This post contains additional grammar videos to help you revise for the language test. These should all be read in conjunction with Dovid Katz’s excellent Grammar of the Yiddish Language which is available here. The page umbers in brackets refer you to that work. It is essential you consult Katz who covers the issues in much more detail than I do here.
More videos will be added as they become available:
Nouns: Gender, articles and plurals (pages 56-62)
Adjectives: Understanding endings changes (81-85) updated!
Cases: How they work in Yiddish (75ff)
Verbs: Forming the present tense (pages 126-130) updated!
Forming the past tense in Yiddish (including verbs with separable prefix) new!
This is a useful resource, especially for reserachers coming to study the Holocaust for the first time. It is detailed, with ample links to additional pages. Although aimed squarely at bright school leaving students (as far as I can tell), it nonethless has much material that you will find useful for this module.
Click here to access the site.
This site links to 1000s of facsimiles of Jewish periodicals from the 18th, nineteenth and twentieth centuries, in German. Each journal entry is accompanied by key descriptions of the publication history of the journal, its thematic, the quality of the images scanned and the status of the original.
For German speakers, this is an extremely useful resource.
This site give access to many of David P. Boder’s recordings of interviews he conducted with Holocaust survivors.
In 1946, Dr. David P. Boder, a psychology professor from Chicago’s Illinois Institute of Technology, traveled to Europe to record the stories of Holocaust survivors in their own words. Over a period of three months, he visited refugee camps in France, Switzerland, Italy, and Germany, carrying a wire recorder and 200 spools of steel wire, upon which he was able to record over 90 hours of first-hand testimony. These recordings represent the earliest known oral histories of the Holocaust, which are available through this online archive. (from the site)
The site gives a wide range of useful background contextualisation to the project as well. Extremely valuable resource.
Abraham Sutzkever (Yiddish: אַבֿרהם סוצקעווער — Avrom Sutskever; Hebrew: אברהם סוצקבר; July 15, 1913 – January 20, 2010) was an acclaimed Yiddish poet. The New York Times wrote that Sutzkever was “the greatest poet of the Holocaust.”
Click here to read some of his work in English translation.
This site is extraordinary – it has a searchable portal of the complete holdings of the Yiddish Book Center, and contains 11,000 digitally scanned and freely available books, some useful video classes in Yiddish conversation and an online bookstore. Absolutely indispensable resource.
- Click here to access Yiddish conversation classes ‘a smek yidish’ delivered by Yuri Vedenyapin
- Click here to access the searchable database (use the keyword search if you don’t know how to spell the Yiddish word or term you’re looking for)
Excellent resource. Katz is a leading Yiddish scholar now based in Vilnius. He has published widely on Yiddish linguistics and Yiddish language and culture. The site contains links to unpublished work and out of print books and articles.
“Katz has been an outspoken critic of the presentation of Holocaust history in the national historical narrative of Lithuania, condemning it as aiming at both mitigating the extent of local involvement in the tragedy and trivializing and obfuscating the Holocaust.” (fromt the Wikipedia entry on Katz)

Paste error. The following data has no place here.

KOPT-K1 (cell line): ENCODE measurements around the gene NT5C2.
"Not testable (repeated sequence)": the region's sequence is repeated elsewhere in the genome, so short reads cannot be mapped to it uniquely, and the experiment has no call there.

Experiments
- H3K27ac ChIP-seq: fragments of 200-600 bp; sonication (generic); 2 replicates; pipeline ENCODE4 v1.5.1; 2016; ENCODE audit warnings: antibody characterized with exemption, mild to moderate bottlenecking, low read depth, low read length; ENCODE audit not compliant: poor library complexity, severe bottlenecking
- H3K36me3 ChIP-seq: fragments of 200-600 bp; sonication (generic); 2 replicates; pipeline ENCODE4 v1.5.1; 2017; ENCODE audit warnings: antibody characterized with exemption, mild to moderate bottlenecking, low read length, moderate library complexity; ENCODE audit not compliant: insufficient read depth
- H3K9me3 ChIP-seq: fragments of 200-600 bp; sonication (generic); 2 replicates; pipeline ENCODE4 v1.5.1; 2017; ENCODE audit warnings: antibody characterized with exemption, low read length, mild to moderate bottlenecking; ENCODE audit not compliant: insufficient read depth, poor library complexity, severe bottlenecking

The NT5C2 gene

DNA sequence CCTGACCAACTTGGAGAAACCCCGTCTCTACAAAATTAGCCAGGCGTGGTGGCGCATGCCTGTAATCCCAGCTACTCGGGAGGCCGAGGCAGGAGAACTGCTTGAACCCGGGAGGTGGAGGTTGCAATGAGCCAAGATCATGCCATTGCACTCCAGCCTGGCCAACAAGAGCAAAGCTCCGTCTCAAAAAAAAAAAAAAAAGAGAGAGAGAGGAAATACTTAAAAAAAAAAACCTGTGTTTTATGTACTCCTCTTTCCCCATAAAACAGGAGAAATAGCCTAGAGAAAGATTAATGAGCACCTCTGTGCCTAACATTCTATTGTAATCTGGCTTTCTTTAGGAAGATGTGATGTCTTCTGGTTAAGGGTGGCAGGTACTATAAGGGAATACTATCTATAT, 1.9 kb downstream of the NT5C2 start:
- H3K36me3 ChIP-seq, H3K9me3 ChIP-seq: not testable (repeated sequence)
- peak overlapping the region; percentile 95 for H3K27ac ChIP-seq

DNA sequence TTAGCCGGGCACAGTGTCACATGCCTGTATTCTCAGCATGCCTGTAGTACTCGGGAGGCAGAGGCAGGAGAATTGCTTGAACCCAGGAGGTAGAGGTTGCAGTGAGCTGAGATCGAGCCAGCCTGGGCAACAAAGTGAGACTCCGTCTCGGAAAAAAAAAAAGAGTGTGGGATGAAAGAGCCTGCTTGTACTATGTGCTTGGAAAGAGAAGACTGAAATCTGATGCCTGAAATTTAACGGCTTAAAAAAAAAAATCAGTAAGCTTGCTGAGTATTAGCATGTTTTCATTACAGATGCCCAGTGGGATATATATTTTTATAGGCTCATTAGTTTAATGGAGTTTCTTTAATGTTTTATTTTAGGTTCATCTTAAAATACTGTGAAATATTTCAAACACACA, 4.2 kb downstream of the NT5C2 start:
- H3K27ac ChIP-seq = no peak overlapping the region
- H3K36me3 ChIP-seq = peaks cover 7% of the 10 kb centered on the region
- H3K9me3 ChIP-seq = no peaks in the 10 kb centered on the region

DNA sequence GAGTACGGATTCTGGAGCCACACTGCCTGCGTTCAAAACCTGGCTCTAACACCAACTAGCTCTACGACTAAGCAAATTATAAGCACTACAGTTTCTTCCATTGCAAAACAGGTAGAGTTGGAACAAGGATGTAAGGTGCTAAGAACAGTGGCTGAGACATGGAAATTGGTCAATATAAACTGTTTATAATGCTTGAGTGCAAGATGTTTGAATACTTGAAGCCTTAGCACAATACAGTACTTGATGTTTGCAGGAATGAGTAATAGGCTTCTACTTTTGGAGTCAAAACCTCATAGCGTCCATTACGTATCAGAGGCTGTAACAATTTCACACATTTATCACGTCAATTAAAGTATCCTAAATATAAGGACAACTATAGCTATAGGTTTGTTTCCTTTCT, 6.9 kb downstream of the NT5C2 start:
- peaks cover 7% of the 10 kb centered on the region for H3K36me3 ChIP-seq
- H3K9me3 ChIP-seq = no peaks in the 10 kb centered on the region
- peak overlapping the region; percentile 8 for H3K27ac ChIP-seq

Click here to acces his site.
The Public Library of New York gives direct online access to hundreds of Jewish memorial books, some in Yiddish, some in Hebrew:
Click here to access them.
Click here to read more about Yizker Bikher.
“Yizker-bikher are commonly understood, both by scholars and community members, as substitute gravestones for martyrs who never received proper Jewish burial. The scope of the genre is unprecedented and commensurate with the Jewish disaster in the Holocaust.” (YIVO website)
“In the wake of the events of 1933-1945, the yizkor book re-emerged as one of the most important elements in Jewish literary endeavor for a whole generation. The rise of this quintessentially medieval genre and its return to the forefront in the twentieth century can serve as a pair of matching bookends for northern Europe’s lengthy run as one of the poles of global Jewish civilization.” (New York Public Library website)
Below is a link to an excellent online resource, which I recommend you use for any primary source reading you will be doing for this module. It is comprehensive and also has full transliterations (according to the YIVO system) of all entries. You can also search either in Hebrew or Latin letters. Excellent interface and clear results fiche:
Yiddish Dictionary Online/ייִדיש ווערטערבוך אויפֿן וועב
The most comprehensive Yiddish-English-Yiddish dictionary in print is Uriel Weinreich’s, 1968 repr. 1977, published by Schocken Books. Click here to find a copy.
Here is a pdf of Dovid Katz’s Grammar of the Yiddish Language, still by far the most comprehensive and reliable grammar. It cointains detailed gudance on phonetcs, noun genders and plural formation, cases, verbal conjugations in all moods, periphrastic verbs, adjectives, syntax and semantics.
It is currently out of print:
J Mazin’s A manual and grammar of the Yiddish language (1927)
See also the Yiddish language learning bibliography here.
Please find below draft module schedules for semester 1 and 2.
Please note that, until the module handbook has been finalised, these are still draft. Finalised schedules will be posted in late August, early September.
Semester one draft schedule
Semester two draft schedule
Here are the videos that take you through the alphabet: